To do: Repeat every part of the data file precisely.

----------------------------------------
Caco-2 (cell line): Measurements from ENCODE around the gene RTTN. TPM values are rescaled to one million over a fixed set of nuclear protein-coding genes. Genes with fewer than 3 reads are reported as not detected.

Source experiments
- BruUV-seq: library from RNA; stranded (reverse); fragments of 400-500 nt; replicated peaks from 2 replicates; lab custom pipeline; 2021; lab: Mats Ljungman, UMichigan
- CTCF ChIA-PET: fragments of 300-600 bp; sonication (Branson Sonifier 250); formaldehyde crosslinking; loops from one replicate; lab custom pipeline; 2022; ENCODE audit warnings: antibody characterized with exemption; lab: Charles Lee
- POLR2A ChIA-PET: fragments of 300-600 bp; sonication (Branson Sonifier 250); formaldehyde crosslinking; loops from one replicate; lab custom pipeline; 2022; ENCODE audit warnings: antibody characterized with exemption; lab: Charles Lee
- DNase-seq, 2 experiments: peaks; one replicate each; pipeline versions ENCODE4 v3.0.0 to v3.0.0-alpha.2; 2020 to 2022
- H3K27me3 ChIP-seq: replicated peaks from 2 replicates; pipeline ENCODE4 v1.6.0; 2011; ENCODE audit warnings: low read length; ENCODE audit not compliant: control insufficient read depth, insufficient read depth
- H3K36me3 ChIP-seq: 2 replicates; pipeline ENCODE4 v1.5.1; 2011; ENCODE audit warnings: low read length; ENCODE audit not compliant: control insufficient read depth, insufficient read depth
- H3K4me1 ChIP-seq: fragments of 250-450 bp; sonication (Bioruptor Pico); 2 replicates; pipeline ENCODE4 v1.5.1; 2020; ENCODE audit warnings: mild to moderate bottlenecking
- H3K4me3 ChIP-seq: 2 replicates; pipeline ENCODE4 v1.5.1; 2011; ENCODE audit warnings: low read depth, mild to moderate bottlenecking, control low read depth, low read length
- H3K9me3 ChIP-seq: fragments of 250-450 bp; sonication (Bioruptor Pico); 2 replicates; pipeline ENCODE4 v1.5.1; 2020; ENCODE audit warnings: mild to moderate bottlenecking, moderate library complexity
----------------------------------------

Caco-2 (cell line): Measurements from ENCODE around the gene RTTN. TPM values are rescaled to one million over a fixed set of nuclear protein-coding genes. Genes with fewer than 3 reads are reported as not detected.

Source experiments
- BruUV-seq: library from RNA; stranded (reverse); fragments of 400-500 nt; replicated peaks from 2 replicates; lab custom pipeline; 2021; lab: Mats Ljungman, UMichigan
- CTCF ChIA-PET: fragments of 300-600 bp; sonication (Branson Sonifier 250); formaldehyde crosslinking; loops from one replicate; lab custom pipeline; 2022; ENCODE audit warnings: antibody characterized with exemption; lab: Charles Lee
- POLR2A ChIA-PET: fragments of 300-600 bp; sonication (Branson Sonifier 250); formaldehyde crosslinking; loops from one replicate; lab custom pipeline; 2022; ENCODE audit warnings: antibody characterized with exemption; lab: Charles Lee
- DNase-seq, 2 experiments: peaks; one replicate each; pipeline versions ENCODE4 v3.0.0 to v3.0.0-alpha.2; 2020 to 2022
- H3K27me3 ChIP-seq: replicated peaks from 2 replicates; pipeline ENCODE4 v1.6.0; 2011; ENCODE audit warnings: low read length; ENCODE audit not compliant: control insufficient read depth, insufficient read depth
- H3K36me3 ChIP-seq: 2 replicates; pipeline ENCODE4 v1.5.1; 2011; ENCODE audit warnings: low read length; ENCODE audit not compliant: control insufficient read depth, insufficient read depth
- H3K4me1 ChIP-seq: fragments of 250-450 bp; sonication (Bioruptor Pico); 2 replicates; pipeline ENCODE4 v1.5.1; 2020; ENCODE audit warnings: mild to moderate bottlenecking
- H3K4me3 ChIP-seq: 2 replicates; pipeline ENCODE4 v1.5.1; 2011; ENCODE audit warnings: low read depth, mild to moderate bottlenecking, control low read depth, low read length
- H3K9me3 ChIP-seq: fragments of 250-450 bp; sonication (Bioruptor Pico); 2 replicates; pipeline ENCODE4 v1.5.1; 2020; ENCODE audit warnings: mild to moderate bottlenecking, moderate library complexity